A Presidential Emergency Facility (PEF), also called Presidential Emergency Relocation Centers and VIP Evacuation and Support Facilities, is a fortified, working residence intended for use by the President of the United States should normal presidential residences, such as the White House or Camp David, be destroyed or overrun during war or other types of national emergencies. Some Presidential Emergency Facilities are specially designated sections of existing government and military installations, while others are dedicated sites that have been purpose-built. Various sources state there are, or were, between 9 and 75 such facilities.
In his 1984 journalistic expose “The Day After World War III”, Edward Zuckerman states there were then nine Presidential Emergency Facilities within a 25-minute helicopter trip from Washington, D.C. According to Zuckerman, sites known to him at that time were code-named Cartwheel (at Fort Reno Park), Corkscrew, Cowpuncher, and Cannonball (Cross Mountain, Pennsylvania), though all have since been decommissioned. The White House itself is known as Crown while the presidential compound at the High Point Special Facility is Crystal (sometimes referred to as Crystal Palace).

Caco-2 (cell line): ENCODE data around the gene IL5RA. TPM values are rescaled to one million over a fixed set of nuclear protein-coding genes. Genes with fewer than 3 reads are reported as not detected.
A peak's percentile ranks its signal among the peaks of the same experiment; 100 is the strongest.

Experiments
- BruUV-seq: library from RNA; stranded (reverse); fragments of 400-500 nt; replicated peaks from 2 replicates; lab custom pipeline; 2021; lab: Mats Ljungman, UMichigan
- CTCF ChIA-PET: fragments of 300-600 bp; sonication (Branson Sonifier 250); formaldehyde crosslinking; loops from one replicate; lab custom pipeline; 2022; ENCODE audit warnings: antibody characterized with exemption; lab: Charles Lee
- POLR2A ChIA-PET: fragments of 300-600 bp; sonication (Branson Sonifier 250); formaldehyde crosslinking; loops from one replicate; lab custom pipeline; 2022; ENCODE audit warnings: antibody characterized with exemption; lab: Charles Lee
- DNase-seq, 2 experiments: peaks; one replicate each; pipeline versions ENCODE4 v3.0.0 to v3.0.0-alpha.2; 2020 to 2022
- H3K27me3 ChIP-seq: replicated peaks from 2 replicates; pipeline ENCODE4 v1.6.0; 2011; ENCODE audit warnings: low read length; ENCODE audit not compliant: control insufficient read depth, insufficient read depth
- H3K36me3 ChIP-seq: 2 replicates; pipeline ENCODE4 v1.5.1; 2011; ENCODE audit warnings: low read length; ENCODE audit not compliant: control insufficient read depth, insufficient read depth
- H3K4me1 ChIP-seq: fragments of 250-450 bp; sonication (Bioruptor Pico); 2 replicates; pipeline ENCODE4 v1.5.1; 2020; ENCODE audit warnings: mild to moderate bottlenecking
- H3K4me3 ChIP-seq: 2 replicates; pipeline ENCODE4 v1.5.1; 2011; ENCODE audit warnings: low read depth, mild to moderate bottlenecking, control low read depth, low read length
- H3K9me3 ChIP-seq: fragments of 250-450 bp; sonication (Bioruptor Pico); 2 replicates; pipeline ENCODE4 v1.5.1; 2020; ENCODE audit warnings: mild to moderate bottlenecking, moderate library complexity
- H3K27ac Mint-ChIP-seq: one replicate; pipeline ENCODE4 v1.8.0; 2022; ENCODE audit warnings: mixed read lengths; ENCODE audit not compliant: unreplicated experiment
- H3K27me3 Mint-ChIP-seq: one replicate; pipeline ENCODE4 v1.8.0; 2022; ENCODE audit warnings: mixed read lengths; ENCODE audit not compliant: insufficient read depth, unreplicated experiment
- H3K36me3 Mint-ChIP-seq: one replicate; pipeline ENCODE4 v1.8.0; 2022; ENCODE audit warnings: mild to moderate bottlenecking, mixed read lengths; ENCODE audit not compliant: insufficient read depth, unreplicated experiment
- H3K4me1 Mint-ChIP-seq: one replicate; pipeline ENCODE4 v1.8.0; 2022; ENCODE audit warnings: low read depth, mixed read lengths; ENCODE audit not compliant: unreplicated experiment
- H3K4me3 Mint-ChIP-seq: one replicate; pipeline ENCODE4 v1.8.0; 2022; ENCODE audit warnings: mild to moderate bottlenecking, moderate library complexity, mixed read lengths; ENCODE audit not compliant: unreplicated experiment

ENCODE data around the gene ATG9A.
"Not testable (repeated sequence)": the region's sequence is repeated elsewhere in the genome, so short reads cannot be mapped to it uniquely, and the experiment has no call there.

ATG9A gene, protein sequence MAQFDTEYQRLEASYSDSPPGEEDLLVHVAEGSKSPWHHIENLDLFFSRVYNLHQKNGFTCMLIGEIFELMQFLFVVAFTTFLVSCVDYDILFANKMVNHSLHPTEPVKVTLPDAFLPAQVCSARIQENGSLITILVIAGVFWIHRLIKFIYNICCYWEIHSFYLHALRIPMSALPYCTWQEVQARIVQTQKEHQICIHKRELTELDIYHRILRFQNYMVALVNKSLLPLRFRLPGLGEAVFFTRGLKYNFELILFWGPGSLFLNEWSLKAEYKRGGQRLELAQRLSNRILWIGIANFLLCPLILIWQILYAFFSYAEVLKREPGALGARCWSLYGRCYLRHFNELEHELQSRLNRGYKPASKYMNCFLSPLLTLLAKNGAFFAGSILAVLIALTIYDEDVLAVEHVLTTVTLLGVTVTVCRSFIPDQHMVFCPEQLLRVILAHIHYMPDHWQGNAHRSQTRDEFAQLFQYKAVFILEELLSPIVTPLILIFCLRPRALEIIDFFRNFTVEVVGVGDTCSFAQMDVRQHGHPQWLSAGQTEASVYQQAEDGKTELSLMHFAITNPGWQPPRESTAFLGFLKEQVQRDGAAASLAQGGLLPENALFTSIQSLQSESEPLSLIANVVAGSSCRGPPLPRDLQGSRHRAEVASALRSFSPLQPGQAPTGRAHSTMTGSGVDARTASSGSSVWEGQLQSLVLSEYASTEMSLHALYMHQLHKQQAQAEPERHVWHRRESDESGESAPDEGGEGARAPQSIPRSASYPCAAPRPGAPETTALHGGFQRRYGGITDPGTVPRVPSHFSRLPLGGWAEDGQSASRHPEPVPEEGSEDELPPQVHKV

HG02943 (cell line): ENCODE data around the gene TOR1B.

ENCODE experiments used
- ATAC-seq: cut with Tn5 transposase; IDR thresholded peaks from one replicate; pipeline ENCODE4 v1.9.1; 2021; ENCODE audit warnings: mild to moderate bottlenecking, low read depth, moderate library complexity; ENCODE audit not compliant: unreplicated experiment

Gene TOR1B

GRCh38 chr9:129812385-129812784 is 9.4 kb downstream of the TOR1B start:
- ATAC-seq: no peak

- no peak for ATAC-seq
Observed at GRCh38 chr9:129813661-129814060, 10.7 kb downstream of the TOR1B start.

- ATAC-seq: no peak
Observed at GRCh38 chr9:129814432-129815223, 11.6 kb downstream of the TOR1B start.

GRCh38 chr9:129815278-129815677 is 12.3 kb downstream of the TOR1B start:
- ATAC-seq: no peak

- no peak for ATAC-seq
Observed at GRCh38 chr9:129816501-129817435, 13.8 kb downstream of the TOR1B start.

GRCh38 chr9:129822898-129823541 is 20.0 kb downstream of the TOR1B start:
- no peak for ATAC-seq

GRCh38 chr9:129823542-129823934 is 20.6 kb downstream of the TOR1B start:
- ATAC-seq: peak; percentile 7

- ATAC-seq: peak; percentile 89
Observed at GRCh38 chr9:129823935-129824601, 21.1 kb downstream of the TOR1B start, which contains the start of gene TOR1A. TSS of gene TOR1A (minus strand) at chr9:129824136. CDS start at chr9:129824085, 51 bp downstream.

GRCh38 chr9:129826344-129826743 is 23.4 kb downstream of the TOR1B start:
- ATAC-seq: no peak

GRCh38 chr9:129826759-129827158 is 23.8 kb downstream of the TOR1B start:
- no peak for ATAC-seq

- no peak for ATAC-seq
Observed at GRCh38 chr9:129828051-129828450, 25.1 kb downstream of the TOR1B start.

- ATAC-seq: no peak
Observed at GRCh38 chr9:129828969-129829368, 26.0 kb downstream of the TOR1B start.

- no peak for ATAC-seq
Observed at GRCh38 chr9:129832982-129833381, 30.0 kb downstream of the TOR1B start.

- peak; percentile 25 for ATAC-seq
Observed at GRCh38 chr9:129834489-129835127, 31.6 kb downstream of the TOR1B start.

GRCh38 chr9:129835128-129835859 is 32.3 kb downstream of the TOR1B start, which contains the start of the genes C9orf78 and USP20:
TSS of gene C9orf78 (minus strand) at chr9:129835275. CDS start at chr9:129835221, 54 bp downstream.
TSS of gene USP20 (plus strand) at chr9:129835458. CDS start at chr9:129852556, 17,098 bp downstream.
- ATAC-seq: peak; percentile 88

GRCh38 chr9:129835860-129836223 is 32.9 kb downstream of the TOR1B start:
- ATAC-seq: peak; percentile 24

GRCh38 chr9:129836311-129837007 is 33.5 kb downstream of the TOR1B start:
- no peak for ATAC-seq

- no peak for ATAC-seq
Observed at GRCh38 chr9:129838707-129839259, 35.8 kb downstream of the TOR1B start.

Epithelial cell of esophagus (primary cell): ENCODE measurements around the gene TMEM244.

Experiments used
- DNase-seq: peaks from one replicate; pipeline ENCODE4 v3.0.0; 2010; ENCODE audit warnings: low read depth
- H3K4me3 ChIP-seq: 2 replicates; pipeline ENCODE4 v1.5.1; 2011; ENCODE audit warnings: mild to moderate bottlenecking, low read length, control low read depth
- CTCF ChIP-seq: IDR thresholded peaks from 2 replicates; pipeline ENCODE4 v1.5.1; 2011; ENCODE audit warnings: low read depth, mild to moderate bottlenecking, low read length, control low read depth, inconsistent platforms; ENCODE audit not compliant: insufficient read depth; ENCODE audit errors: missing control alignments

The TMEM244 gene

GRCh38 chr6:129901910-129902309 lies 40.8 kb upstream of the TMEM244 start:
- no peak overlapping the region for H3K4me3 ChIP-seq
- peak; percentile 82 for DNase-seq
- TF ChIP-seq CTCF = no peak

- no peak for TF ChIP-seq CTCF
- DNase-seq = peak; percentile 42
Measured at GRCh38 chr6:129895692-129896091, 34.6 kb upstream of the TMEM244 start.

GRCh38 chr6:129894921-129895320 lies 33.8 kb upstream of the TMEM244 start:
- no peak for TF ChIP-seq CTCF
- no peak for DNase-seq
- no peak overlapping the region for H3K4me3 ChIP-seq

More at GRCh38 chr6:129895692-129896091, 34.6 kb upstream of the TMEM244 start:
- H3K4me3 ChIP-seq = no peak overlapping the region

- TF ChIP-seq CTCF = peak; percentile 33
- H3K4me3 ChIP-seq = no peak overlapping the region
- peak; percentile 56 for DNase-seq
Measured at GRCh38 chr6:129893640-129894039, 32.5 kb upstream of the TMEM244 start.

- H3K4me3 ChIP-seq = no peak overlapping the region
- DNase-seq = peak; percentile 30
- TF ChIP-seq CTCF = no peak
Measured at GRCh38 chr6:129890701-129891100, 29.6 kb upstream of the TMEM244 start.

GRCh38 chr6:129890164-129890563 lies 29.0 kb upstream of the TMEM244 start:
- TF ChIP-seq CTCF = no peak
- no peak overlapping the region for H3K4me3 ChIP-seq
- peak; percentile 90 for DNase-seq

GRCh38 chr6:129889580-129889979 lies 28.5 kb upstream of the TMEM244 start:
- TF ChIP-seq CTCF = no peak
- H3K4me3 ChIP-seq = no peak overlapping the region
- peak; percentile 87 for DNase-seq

In a 2004 report to the Federal Communications Commission (FCC) concerning Corkscrew, which at the time had been decommissioned as a PEF site and transferred to the FCC, historian David Rotenstein contended there were 75 PEFs “scattered throughout the United States”, a number also claimed by the Brookings Institution.
Purpose-built Presidential Emergency Facilities are silo-like structures constructed from reinforced concrete that sit atop an underground warren of bunkers and chambers designed to withstand a nuclear explosion. One of the few descriptions of a Presidential Emergency Facility observed while still in operation was provided by U.S. Coast Guard Captain Alex R. Larzelere, a former White House military aide, who visited one such site in 1968.
|“||… we drove out of Washington for three hours or more. When we turned off the main road we drove through heavily wooded and hilly terrain. [Commander John] Clearwater left the paved road and went up a dirt road. We finally came to a structure, painted forest green to blend in with the trees. The rustic appearance of the outside of the facility and the unimproved condition of the forested land attracted little attention. Most of the facility was below ground.||”|
Larzelere went on to describe the subterranean interior of the site, noting there were quarters for the President and his staff with beds kept ready for immediate use with fresh linens, communications facilities, and stores stocked with emergency rations, medicine, and other supplies to sustain several people for a prolonged period.